This Sunday, December 30, when Bangladesh votes in the general elections, there will be many in India closely following the democratic process in South Asia’s youngest country. Elections in Bangladesh, a country India helped attain freedom from Pakistan, have always had a bearing on Dhaka’s ties with New Delhi. More so this time around. Bangladesh’s political narrative has always revolved around the two big parties—the ruling Awami League of Prime Minister Sheikh Hasina and the Bangladesh National Party (BNP) of jailed leader Khaleda Zia. The two bitter rivals have alternately ruled the country for decades, with New Delhi seeing Hasina as a friend compared to the more orthodox Zia.
Zia was handed an additional seven-year sentence for graft on October 29, and on December 3 the country’s election watchdog barred her from contesting the polls. Her son and political heir, Tarique Rahman, is also living in exile in London after being sentenced for life. The BNP appears leaderless but not incapable of springing a surprise. The newly-floated opposition alliance—the Jatiya Oikya Manch or national united front—jumping into the fray has added another dimension to the polls. Led by Kamal Hossain, the country’s first finance minister, this front includes the BNP.
Delhi, which is keen to see ‘free and fair elections’ in Bangladesh, would take heart from the fact that Hossain is largely seen as secular, unlike the BNP or its radical ally, Jamaat-e-Islami, which has fielded candidates in 25 of the 300 first-past-the-post constituencies as part of the opposition front. The cause of worry for the two neighbours is that the Jamaat, allegedly with deep roots in Pakistan—an allegation it denies—is contesting in constituencies bordering West Bengal on the BNP symbol. Most leaders of the Jamaat have been convicted by specially established courts, sometimes controversially, of crimes committed during the 1971 civil war, with some being executed. In 2013, the Bangladesh Election Commission cancelled its registration, barring it from contesting general elections. This forced the Jamaat to field candidates under the BNP symbol.
The Sheikh Hasina regime, too, has had its share of criticism. Critics say that even with all its hard-earned liberal credentials and reputation of being a bulwark against Islamic radicalism, the party has taken a hit due to Hasina’s alliance with Hefatzat-e-Islam (Protector of Islam), a radical non-political force—a move to keep radical Muslim votes divided. The Hasina government has failed to protect minorities, secular writers and bloggers, who have regularly been attacked by Islamists. Her regime’s stranglehold on the media and forced disappearances of dissidents have earned criticism, both at home and abroad.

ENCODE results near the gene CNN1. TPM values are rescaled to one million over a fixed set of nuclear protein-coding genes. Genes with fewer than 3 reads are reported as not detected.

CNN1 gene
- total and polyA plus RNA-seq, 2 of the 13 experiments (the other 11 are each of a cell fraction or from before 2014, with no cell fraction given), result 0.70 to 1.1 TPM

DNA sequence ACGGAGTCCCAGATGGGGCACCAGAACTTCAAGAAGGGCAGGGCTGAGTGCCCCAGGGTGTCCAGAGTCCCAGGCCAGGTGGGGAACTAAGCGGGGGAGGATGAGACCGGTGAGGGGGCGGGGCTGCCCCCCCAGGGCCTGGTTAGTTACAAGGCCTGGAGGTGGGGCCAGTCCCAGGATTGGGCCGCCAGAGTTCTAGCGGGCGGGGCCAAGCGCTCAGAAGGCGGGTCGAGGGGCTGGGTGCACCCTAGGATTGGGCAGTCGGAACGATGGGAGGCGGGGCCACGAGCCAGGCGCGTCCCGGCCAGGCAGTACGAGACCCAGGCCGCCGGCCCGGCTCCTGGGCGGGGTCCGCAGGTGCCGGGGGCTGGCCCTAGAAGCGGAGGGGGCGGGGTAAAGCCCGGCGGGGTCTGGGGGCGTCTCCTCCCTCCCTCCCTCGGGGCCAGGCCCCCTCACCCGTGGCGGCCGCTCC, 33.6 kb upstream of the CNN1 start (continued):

Despite the negatives, New Delhi would still prefer Hasina’s return given her heavy pro-India tilt. Over the last decade, Delhi has invested heavily in building strong relations with Dhaka; barring the Teesta water sharing pact, most pending issues have been sorted out. Since 2008, Sheikh Hasina has managed to uproot anti-India terror modules within Bangladesh, and helped reduce insurgency in India’s northeastern states. A decade on, security agencies of the two nations have been engaged in real-time intelligence sharing, helping the neighbours effectively combat terrorism.
Analysts attribute the hectic diplomatic activity to the China factor. Delhi, to its credit, managed to breach China’s grip over the Bangladesh Army last year by entering into its first-ever defence deal. Till 2017, China was the largest supplier of military hardware to Bangladesh. Of late, the significance of Indian diplomacy, analysts say, has had to do with China’s Belt and Road Initiative, a project which Beijing has been busy trying to persuade nations in Asia to accept as a guarantee of economic cooperation with China and resultant affluence for local populations.
India fears the BNP’s return to power would push Bangladesh once again into China’s welcoming arms. Such a scenario would push back Delhi-Dhaka ties by years. It would also mean growing Islamic radicalism next door. India will be tuned into Bangladesh on Sunday for sure.
- Bangladesh’s Parliament, the Jatiya Sangsad, has 350 seats, with 300 decided by first-past-the-post voting.
- The remaining 50 seats will be allocated proportionately to women candidates based on their respective parties’ vote share.
- Although part of the ‘Grand Alliance’, the ruling Awami League won 234 seats by itself in 2014, a massive majority.
By Probir Pramanik in Dhaka